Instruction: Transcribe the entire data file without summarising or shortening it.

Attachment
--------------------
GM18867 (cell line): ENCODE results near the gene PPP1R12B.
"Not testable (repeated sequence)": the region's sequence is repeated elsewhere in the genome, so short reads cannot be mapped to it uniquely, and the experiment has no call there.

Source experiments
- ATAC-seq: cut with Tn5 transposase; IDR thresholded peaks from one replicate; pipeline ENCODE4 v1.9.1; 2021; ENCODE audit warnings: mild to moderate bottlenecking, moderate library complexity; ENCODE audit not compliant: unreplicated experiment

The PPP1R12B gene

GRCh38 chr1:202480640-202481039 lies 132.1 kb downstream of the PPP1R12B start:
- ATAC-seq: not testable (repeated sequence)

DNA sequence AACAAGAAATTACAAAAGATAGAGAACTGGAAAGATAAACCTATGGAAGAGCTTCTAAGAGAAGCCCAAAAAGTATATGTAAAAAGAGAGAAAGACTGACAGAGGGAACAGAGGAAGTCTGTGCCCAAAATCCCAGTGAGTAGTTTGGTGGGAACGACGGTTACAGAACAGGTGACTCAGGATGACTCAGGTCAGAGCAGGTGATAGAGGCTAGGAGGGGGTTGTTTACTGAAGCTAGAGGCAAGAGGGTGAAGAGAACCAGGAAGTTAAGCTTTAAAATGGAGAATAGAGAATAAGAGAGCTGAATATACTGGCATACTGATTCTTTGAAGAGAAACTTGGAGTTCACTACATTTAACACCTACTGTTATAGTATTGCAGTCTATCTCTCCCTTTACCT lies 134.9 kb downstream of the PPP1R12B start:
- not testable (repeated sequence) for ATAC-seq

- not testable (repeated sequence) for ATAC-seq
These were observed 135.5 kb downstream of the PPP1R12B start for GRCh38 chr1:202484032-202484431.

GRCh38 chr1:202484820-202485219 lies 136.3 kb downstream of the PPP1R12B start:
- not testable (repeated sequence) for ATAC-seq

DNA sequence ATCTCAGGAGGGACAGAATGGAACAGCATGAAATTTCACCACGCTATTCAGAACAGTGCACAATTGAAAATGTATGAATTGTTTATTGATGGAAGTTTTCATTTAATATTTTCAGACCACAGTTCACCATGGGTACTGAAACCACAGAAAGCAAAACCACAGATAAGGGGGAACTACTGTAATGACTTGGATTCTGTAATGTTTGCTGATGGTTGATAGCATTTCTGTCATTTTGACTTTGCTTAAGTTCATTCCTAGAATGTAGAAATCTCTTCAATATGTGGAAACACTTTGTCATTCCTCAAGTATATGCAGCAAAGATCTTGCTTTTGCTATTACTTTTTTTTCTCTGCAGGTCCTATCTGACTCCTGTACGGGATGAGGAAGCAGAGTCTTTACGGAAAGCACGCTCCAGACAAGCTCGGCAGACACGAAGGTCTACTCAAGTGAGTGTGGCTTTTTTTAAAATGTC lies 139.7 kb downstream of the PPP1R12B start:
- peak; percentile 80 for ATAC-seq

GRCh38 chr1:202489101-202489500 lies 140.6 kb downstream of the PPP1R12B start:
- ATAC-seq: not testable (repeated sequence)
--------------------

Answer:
GM18867 (cell line): ENCODE results near the gene PPP1R12B.
"Not testable (repeated sequence)": the region's sequence is repeated elsewhere in the genome, so short reads cannot be mapped to it uniquely, and the experiment has no call there.

Source experiments
- ATAC-seq: cut with Tn5 transposase; IDR thresholded peaks from one replicate; pipeline ENCODE4 v1.9.1; 2021; ENCODE audit warnings: mild to moderate bottlenecking, moderate library complexity; ENCODE audit not compliant: unreplicated experiment

The PPP1R12B gene

GRCh38 chr1:202480640-202481039 lies 132.1 kb downstream of the PPP1R12B start:
- ATAC-seq: not testable (repeated sequence)

DNA sequence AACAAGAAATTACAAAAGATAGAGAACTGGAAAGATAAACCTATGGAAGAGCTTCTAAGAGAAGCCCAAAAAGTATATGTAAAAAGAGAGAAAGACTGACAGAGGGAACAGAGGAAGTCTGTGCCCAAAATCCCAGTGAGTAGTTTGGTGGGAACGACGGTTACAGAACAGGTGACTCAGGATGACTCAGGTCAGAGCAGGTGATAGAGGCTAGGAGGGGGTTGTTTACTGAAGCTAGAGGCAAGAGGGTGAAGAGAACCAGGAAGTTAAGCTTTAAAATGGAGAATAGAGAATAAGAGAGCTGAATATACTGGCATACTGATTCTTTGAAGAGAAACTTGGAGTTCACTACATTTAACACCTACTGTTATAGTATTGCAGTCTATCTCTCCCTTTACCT lies 134.9 kb downstream of the PPP1R12B start:
- not testable (repeated sequence) for ATAC-seq

- not testable (repeated sequence) for ATAC-seq
These were observed 135.5 kb downstream of the PPP1R12B start for GRCh38 chr1:202484032-202484431.

GRCh38 chr1:202484820-202485219 lies 136.3 kb downstream of the PPP1R12B start:
- not testable (repeated sequence) for ATAC-seq

DNA sequence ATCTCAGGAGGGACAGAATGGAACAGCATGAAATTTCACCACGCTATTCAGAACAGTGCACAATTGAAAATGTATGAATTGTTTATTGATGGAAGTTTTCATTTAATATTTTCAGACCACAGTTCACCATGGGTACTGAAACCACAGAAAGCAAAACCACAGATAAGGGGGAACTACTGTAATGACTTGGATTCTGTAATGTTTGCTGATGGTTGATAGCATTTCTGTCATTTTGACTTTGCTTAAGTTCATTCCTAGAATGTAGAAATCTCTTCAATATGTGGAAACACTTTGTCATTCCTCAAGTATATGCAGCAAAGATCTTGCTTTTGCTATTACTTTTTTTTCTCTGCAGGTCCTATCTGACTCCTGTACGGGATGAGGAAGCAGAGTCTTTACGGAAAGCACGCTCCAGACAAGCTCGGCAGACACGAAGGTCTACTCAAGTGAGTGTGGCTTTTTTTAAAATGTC lies 139.7 kb downstream of the PPP1R12B start:
- peak; percentile 80 for ATAC-seq

GRCh38 chr1:202489101-202489500 lies 140.6 kb downstream of the PPP1R12B start:
- ATAC-seq: not testable (repeated sequence)